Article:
Mexican Raperas & Latina Scientist | Link TV
Mexican Raperas & Latina Scientist
Mexico - Raperas
Murders of women have become so commonplace in Mexico in recent years, the term "femicide" is now firmly embedded in the country's vocabulary. And in most cases families claim authorities don't properly investigate. But women fighting for justice, security and equal rights in Mexico have a new and vocal ally in their cause: female rappers. The budding movement isn't drawing huge crowds but its message is resonating, especially among the younger generation. Correspondent Gerry Hadden reports on the Raperas of Mexico City.
Latina Scientist - Gabriela Gonzalez
Imagine taking a prediction made a hundred years ago by one of the greatest minds of the 20th century and finding the evidence to prove it to be true today. That's what an Argentine-born female physicist did as part of a team of scientists in Louisiana. They discovered the existence of "gravitational waves", one of the concepts Albert Einstein's talk about in his one hundred year old theory of relativity. Since, the team has being showered with worldwide acclaim. There is also near certainty a Nobel Prize is in the future. Our John Zarrella spent time with Gabriela Gonzalez who insists there is more to come.
Game Changer - Mariana Costa
Our Game Changer this week is a social entrepreneur from Peru who found herself in the right place at the right time and saw the chance to use her skills to make a difference. While working at a software development company, she realized she was one of only two female employees on staff. So she started a program to teach other women about digital software and help employ them too. For this week's Game Changer we introduce you to the founder of Laboratoria, Mariana Costa.
First "Cuba Ecotourism" Correspondent Michael Voss (who has lived in Cuba for nearly ten years) guides viewers through the kind of tourism Cuba wants to promote as the nation targets its the most sought after customers: Americans. Next a look at luxury tourism in Brazil. High end style and what to shop for in Sao Paolo. Finally - Gerry Hadden explores the beaches of Tulum on the Yucatan Peninsula of Mexico. In a decade it has gone from hammock heaven...to the hottest spot in the sun...full of stylish, bungalow hotels.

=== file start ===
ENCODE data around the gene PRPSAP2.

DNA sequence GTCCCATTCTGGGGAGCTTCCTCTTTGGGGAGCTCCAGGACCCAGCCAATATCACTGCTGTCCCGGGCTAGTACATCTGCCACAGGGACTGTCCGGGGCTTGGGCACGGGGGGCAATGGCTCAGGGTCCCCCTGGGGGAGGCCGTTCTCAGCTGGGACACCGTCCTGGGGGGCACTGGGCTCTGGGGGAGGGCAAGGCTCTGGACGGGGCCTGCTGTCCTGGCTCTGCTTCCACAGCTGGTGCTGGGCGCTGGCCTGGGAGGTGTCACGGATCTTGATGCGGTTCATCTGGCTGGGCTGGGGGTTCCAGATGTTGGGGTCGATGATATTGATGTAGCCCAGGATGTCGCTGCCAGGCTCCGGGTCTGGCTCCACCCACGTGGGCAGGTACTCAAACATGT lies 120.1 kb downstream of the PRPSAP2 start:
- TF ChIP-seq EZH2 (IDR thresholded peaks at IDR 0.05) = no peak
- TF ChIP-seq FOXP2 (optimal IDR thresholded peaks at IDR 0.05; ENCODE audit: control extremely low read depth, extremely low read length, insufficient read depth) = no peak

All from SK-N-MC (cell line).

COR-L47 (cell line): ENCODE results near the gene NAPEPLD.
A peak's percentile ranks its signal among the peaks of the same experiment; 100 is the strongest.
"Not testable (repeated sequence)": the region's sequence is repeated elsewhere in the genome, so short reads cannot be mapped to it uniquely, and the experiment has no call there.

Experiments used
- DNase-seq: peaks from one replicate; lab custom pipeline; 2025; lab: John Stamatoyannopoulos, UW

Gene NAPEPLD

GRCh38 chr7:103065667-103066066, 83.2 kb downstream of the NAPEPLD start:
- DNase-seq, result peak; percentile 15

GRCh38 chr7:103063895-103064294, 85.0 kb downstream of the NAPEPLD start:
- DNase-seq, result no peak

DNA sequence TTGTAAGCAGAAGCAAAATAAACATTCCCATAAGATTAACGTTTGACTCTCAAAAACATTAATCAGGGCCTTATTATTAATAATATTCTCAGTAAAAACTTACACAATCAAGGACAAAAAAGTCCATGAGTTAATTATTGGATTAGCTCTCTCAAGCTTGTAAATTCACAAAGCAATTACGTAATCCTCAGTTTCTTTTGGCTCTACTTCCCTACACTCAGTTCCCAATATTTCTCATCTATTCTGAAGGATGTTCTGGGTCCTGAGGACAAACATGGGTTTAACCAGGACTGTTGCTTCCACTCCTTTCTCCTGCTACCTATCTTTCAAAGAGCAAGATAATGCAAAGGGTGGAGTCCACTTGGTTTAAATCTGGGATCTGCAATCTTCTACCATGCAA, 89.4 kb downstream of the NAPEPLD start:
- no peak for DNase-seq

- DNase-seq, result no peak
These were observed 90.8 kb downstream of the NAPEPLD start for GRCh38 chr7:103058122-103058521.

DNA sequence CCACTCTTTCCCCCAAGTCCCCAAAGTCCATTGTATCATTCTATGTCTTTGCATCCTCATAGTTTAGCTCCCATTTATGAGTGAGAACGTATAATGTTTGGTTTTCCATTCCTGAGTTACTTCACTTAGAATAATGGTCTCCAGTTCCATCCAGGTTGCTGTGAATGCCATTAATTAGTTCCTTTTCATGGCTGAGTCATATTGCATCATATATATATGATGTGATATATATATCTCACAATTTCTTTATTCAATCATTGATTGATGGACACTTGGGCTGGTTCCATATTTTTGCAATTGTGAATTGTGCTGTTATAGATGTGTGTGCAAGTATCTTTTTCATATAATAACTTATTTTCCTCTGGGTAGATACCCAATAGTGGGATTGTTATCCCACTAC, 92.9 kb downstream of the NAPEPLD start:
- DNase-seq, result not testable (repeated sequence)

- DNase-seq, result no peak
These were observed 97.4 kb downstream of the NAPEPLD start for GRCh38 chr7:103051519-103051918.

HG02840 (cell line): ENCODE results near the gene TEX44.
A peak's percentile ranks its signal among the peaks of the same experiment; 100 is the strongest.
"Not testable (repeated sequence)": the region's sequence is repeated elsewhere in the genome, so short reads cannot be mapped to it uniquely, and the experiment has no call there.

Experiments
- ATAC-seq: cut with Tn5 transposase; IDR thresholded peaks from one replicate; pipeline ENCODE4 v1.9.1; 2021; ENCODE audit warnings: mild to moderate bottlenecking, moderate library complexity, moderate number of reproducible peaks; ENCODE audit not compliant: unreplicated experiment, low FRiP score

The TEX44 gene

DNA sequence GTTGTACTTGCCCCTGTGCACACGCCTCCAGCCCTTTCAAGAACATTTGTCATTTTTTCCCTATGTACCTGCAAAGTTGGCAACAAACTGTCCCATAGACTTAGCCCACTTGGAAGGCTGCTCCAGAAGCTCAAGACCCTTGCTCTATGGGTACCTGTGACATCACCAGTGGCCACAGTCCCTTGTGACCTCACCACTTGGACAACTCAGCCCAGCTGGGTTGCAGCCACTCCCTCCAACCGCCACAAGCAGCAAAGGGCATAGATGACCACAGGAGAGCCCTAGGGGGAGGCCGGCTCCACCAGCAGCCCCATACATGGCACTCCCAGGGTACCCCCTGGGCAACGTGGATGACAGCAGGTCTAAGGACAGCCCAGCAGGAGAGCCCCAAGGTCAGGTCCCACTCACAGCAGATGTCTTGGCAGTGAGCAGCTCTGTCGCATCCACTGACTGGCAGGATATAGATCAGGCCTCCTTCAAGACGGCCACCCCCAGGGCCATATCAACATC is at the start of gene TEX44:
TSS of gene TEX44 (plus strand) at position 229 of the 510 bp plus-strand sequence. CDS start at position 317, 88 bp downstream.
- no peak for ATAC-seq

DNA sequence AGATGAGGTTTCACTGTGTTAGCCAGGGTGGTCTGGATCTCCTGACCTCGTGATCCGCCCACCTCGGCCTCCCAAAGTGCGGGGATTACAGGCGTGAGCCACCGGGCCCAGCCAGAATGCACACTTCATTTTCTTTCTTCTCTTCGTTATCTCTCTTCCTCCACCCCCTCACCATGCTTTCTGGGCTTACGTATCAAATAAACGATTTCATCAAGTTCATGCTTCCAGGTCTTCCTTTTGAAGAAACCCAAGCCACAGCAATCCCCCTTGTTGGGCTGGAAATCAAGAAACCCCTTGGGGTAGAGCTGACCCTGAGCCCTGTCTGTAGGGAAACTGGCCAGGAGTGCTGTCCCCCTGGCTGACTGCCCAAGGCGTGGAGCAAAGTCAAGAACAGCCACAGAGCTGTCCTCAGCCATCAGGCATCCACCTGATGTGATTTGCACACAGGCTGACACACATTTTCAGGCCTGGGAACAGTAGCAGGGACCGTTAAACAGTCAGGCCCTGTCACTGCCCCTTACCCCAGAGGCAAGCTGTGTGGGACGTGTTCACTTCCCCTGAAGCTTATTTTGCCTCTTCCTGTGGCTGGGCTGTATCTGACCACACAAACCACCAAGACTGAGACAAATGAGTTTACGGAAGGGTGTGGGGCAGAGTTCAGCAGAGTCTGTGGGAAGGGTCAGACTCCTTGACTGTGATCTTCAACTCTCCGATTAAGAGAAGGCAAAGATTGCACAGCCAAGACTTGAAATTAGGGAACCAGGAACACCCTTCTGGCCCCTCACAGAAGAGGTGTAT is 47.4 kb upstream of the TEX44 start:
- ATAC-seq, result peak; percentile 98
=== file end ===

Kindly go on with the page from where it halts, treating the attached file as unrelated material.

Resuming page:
The Last Inca King - It was the largest empire in pre-Colombian America, extending from its center in modern-day Peru to Colombia in the north and parts of Chile and Argentina in the south. Dan Collyns goes to Cuzco Peru to explore new archaeological research on the royalty and the fate of the advanced civilization of the Incas. Next In a "Game Changer" feature, Americas Now profiles a project in Guatemala providing new fashion opportunities to people with Down's Syndrome. Finally - a video portrait of photographer Annie Leibowitz and her work on global women.
San Salvador - Amnesty Law Overturned "Amnesty"
Ecuador- Electronic Currency (Harris Whitbeck) - Ecuador is the first Latin American country to enter the digital currency world, rolling out its version of the electronic money in 2015. But its implementation hasn't been easy. Not many consumers are convinced of its benefits. Private bankers and members of the business community claim it doesn't work and are afraid it will be an excuse for the government to change the current legal tender -the dollar- for a "national" currency. Correspondent Harris Whitbeck reports from Quito.
Mexico - Dengue Vaccine (Gerry Hadden) Dengue sickens some 390 million people each year, according to the World Health Organization. The tropical disease is spread by mosquitoes and can cause high fever, the chills, vomiting - and in severe cases- hemorrhaging and death. There is no cure. But now there is a vaccine. It's being rolled out in a handful of countries, including Mexico. Americas Now correspondent Gerry Hadden reports from Morelos State in Mexico. Panama - No Smoking (Harris Whitbeck) - The use of tobacco products is still prevalent in Latin America.
Anticipating future water needs, two regions on opposite sides of the world turn to technology for answers.KCET Original
George crisscrosses Laos to witness a nation entering the modern world.KCET Original
The Pomo people have been in California for millennia. This video explores the history of the Pomo people and the fight to keep their traditions alive.KCET Original
Forecasts are dire for Louisiana to experience the second-highest sea level rise in the world. How is the region adapting?KCET Original
Frank Lloyd Wright accelerated the search for L.A.'s authentic architecture. This episode explores the provocative theory that his early homes in L.A. were also a means of artistic catharsis for Wright.KCET Original
George crisscrosses Laos to witness a nation entering the modern world.
Amid the chaos and confusion from Greece's financial meltdown, artists from all corners of Athens are gathering to protect Athenian culture through the power of their art.
Belén looks for her missing baby Juan in the village.
The flow of the picturesque Chicago River was reversed to move polluted waters out of sight.
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